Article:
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Laparoscopy

Information for Patients

Laparoscopy is a procedure in which a surgical telescope is passed through an incision in the abdomen, usually in the umbilicus, allowing the gynaecologist to look at and operate on the organs of the pelvis and abdomen. Using a camera with laparoscope, so that a television monitor is used, allows minimally invasive (keyhole) surgery.  Instruments can be passed through one or more other small incisions in the wall of the abdomen.  The gynaecologist can perform operations without the need for a large incision.

Laparoscopy and minimally invasive surgical techniques provide the patient with a number of important advantages: more rapid recovery; reduced pain; and, smaller scars.

Using a laparoscope to diagnose disease

Use of laparoscopy allows the gynaecologist to determine whether any disease is present.  Examples of conditions commonly diagnosed with laparoscopy are endometriosis and ovarian cysts.  

Using a laparoscope to treat disease

One of the important roles of laparoscopy is to undertake surgery.  By using the laparoscope to view the pelvis then passing instruments through other small incisions in the abdomen, the gynaecologist can perform many operations, for example:

View a YouTube video clip of a laparoscopy here:

Preparing for laparoscopy

If your gynaecologist determines that you would benefit from laparoscopy, preparations will be made that include the following:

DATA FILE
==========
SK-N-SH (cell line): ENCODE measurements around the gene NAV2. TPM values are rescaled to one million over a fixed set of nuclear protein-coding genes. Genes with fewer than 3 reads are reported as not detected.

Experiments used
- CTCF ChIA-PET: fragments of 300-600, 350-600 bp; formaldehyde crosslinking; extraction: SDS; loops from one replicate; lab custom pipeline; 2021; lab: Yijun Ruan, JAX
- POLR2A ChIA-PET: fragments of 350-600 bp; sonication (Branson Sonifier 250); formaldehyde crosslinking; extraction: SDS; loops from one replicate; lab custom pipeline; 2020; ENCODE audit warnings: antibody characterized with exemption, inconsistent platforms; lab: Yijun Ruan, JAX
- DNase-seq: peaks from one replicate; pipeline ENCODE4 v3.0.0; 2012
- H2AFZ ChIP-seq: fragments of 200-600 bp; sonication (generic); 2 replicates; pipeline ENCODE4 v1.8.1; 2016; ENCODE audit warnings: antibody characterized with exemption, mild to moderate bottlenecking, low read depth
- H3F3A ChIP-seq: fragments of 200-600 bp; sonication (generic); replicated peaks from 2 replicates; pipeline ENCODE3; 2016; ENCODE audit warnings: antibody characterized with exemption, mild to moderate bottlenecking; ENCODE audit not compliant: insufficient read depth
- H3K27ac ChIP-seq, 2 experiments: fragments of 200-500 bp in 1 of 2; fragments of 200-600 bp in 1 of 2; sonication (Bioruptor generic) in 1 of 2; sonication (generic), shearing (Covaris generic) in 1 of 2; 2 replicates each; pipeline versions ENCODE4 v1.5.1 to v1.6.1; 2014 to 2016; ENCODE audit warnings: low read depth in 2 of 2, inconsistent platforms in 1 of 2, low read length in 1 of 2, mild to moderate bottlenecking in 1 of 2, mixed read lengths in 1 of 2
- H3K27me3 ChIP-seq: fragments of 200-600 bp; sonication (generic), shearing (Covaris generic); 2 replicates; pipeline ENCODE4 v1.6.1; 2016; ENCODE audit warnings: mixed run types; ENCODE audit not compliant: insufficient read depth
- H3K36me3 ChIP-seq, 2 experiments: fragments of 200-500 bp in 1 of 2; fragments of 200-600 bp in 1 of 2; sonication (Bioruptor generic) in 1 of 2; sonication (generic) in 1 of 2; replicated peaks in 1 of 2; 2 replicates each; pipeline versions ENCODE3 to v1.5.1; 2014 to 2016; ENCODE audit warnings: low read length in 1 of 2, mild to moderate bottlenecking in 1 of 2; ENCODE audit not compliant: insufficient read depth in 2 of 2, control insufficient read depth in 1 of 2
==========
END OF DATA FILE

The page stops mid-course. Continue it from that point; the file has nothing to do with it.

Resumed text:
The gynaecologist will explain the nature and purpose of your laparoscopy.

Your consent will be obtained.

Arrangements will be made with the hospital or day procedure unit.

Tests may be arranged, for example blood tests, x-rays or heart tests.

The anaesthetist or hospital pre-admission clinic may wish to speak with, or examine you.

Patients are usually asked to fast (not drink or eat) for at least 6 hours before surgery.  In some cases, additional measures such a bowel preparation (use of fluids to empty the bowel prior to surgery) will be undertaken.

It is very important to ask your gynaecologist and anaesthetist whether any of your medications need to be stopped before surgery.  This is especially important for blood thinning medications (such as aspirin).

Potential complications of laparoscopy

It is important to recognize that laparoscopy is a common and safe procedure.  More than 25000 gynaecological laparoscopy procedures are performed in Australia every year.

Large studies show that the rate of all complications in laparoscopy is less than 1% (1 in 100), with the rate of major complications less than 0.5% (1 in 200).

Looking after yourself after a laparoscopy

When you wake from the anaesthetic, it is normal to feel disoriented and sleepy.  Some patients will experience nausea or vomiting, but these feelings should pass quite quickly.

There might be some pain at the site of the incisions, and you will commonly be given analgesics (pain relieving medication).  The carbon dioxide gas that is used to inflate your abdomen can sometimes cause a sensation of bloating and pain in the shoulder tips.

Depending on the complexity of surgery and the length of the operation, you will feel tired and have abdominal discomfort for a few days.  There may be some vaginal discharge, particularly if there has been a hysteroscopy or curette procedure performed at the same time.

You will be given instructions about dressings over the wounds, and the stitches used to close the incisions.

It is important to notify the hospital or your doctor if you have:

  • Pain that is worsening, not improving.
  • Pain or other problems passing urine.
  • Bleeding that is increasing, not settling.
  • A fever or temperature.
  • You feel that you are not recovering relatively quickly.
  • Any other symptoms that you are concerned about.
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